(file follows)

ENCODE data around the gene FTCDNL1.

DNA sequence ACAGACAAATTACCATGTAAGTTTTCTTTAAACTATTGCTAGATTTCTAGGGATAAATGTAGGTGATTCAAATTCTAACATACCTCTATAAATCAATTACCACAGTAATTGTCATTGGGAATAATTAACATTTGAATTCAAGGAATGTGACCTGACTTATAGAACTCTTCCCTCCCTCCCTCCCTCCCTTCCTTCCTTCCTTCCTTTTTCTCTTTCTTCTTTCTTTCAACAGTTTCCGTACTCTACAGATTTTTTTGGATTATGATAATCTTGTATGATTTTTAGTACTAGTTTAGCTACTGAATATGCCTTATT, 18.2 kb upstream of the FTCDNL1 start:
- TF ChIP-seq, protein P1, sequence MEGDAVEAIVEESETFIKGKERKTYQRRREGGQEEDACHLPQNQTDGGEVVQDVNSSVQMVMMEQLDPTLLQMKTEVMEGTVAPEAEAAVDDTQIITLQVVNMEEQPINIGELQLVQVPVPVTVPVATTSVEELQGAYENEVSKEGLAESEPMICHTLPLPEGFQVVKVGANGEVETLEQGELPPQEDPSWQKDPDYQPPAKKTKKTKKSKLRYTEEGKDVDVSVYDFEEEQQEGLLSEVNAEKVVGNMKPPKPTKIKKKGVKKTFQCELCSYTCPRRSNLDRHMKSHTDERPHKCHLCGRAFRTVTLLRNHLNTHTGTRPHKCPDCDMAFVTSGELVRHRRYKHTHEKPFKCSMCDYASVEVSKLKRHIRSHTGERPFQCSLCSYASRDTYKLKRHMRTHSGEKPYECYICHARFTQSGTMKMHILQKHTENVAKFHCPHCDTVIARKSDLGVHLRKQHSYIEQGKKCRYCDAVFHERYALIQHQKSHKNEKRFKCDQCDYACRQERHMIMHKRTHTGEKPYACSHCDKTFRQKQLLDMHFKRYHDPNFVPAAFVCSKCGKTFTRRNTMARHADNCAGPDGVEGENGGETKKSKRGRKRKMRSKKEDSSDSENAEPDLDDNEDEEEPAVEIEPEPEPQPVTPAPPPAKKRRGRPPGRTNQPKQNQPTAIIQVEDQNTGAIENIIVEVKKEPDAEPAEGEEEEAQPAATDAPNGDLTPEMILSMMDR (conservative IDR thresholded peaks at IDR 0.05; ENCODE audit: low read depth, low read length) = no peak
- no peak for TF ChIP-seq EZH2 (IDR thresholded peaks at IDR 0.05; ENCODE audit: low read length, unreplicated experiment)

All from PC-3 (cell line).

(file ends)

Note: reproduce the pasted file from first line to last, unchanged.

ENCODE data around the gene FTCDNL1.

DNA sequence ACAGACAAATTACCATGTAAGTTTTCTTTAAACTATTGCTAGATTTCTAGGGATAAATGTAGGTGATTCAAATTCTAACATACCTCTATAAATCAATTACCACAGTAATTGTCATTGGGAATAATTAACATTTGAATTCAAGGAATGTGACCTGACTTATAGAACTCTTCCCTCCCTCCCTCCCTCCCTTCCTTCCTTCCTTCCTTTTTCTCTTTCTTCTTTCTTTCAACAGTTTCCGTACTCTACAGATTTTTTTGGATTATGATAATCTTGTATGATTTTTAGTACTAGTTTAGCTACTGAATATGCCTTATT, 18.2 kb upstream of the FTCDNL1 start:
- TF ChIP-seq, protein P1, sequence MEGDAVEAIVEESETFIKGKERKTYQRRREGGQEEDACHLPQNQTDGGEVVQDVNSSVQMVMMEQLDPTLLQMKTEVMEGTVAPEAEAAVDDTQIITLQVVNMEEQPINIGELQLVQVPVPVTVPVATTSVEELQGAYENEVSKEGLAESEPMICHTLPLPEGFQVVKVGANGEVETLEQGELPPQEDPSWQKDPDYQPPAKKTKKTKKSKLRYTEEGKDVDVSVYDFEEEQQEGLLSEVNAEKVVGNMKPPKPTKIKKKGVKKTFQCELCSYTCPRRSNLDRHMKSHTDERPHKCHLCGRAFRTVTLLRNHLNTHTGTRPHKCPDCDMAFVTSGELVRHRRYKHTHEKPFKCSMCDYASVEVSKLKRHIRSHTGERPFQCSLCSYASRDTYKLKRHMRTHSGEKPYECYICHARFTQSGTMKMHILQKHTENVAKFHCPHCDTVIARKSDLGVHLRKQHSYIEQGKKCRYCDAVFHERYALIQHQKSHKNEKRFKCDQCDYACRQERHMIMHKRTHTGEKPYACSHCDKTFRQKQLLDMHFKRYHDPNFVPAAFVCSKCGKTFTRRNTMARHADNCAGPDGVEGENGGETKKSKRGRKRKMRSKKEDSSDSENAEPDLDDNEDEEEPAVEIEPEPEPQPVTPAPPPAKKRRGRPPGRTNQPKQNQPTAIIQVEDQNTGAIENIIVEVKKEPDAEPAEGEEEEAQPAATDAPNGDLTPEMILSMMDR (conservative IDR thresholded peaks at IDR 0.05; ENCODE audit: low read depth, low read length) = no peak
- no peak for TF ChIP-seq EZH2 (IDR thresholded peaks at IDR 0.05; ENCODE audit: low read length, unreplicated experiment)

All from PC-3 (cell line).